Side EffectsTriggers immediate opioid withdrawal symptoms, such as nausea, diarrhea and muscle aches Reactions at the injection site, liver damage and allergic pneumonia 
CostAround $50 Oral: About $30-$50 (monthly)Injection: $1,100 plus the cost of the shot 
Generic AvailableYesOral pills come in generic form, but the injections don’t 
AvailabilityAvailable over the counter so people can help during an emergency A prescription is required 

How to Choose Between Naloxone & Naltrexone 

If you’re struggling with OUD, naloxone and naltrexone could be part of your recovery toolkit. Your doctor can help you decide which one (or both) are helpful for your recovery.

Most people consider these factors:

  • Use: Naloxone and naltrexone are very different medications. Do you need help in case of an emergency? Do you also need help with day-to-day temptation?
  • Cost: Naloxone is significantly less expensive than naltrexone. 
  • Side effects: Naltrexone can cause serious side effects. If they concern you, another MAT option could be a better choice.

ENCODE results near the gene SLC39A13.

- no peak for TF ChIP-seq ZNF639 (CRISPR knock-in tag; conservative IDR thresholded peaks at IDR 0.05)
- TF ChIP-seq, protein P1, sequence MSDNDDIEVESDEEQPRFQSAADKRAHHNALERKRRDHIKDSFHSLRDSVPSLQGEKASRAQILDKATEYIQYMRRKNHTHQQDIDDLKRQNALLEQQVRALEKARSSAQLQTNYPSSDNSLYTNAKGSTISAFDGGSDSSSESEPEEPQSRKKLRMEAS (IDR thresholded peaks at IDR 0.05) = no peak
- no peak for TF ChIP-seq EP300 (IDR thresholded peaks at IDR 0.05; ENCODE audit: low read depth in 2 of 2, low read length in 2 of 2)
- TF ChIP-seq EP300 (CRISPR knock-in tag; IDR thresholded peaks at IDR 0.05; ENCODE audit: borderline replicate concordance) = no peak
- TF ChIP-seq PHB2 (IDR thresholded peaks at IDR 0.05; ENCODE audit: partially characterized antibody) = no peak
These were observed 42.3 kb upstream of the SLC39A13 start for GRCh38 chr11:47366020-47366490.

Are There Other Options Available to Treat OUD? 

Two medications (apart from naltrexone) that are FDA approved to treat OUD are methadone and Suboxone (buprenorphine/naloxone).

Suboxone is a prescription medication that works differently from naloxone and naltrexone. It contains buprenorphine, which can help to block opioid cravings and keep you from relapsing to drugs. 

If naltrexone isn’t helping to keep your OUD under control, Suboxone might be better. Talk to your doctor to learn more about naltrexone and Suboxone as treatments for OUD.

Naloxone vs. Naltrexone: Comparing Opioid Disorder Medications 

Naloxone and naltrexone have similar sounding names and uses and thus are easily confused. This article will clarify the differences.